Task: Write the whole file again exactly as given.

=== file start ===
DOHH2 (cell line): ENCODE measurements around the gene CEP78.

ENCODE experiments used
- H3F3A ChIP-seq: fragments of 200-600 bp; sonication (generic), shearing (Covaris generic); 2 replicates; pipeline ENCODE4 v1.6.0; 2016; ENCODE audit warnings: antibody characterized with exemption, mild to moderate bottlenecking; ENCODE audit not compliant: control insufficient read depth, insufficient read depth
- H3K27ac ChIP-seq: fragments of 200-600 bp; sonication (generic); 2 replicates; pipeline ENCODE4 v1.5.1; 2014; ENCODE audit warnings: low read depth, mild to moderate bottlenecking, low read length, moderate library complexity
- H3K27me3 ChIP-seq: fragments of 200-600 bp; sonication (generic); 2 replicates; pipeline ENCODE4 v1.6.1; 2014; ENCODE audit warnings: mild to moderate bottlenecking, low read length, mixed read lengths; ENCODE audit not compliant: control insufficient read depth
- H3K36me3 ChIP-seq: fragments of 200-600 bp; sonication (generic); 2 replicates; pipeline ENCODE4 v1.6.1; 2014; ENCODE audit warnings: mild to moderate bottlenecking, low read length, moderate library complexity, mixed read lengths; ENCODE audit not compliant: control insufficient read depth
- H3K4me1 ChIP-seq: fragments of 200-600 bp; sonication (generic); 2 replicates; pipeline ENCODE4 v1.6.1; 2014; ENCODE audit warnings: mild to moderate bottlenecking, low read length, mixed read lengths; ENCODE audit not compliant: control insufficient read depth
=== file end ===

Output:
DOHH2 (cell line): ENCODE measurements around the gene CEP78.

ENCODE experiments used
- H3F3A ChIP-seq: fragments of 200-600 bp; sonication (generic), shearing (Covaris generic); 2 replicates; pipeline ENCODE4 v1.6.0; 2016; ENCODE audit warnings: antibody characterized with exemption, mild to moderate bottlenecking; ENCODE audit not compliant: control insufficient read depth, insufficient read depth
- H3K27ac ChIP-seq: fragments of 200-600 bp; sonication (generic); 2 replicates; pipeline ENCODE4 v1.5.1; 2014; ENCODE audit warnings: low read depth, mild to moderate bottlenecking, low read length, moderate library complexity
- H3K27me3 ChIP-seq: fragments of 200-600 bp; sonication (generic); 2 replicates; pipeline ENCODE4 v1.6.1; 2014; ENCODE audit warnings: mild to moderate bottlenecking, low read length, mixed read lengths; ENCODE audit not compliant: control insufficient read depth
- H3K36me3 ChIP-seq: fragments of 200-600 bp; sonication (generic); 2 replicates; pipeline ENCODE4 v1.6.1; 2014; ENCODE audit warnings: mild to moderate bottlenecking, low read length, moderate library complexity, mixed read lengths; ENCODE audit not compliant: control insufficient read depth
- H3K4me1 ChIP-seq: fragments of 200-600 bp; sonication (generic); 2 replicates; pipeline ENCODE4 v1.6.1; 2014; ENCODE audit warnings: mild to moderate bottlenecking, low read length, mixed read lengths; ENCODE audit not compliant: control insufficient read depth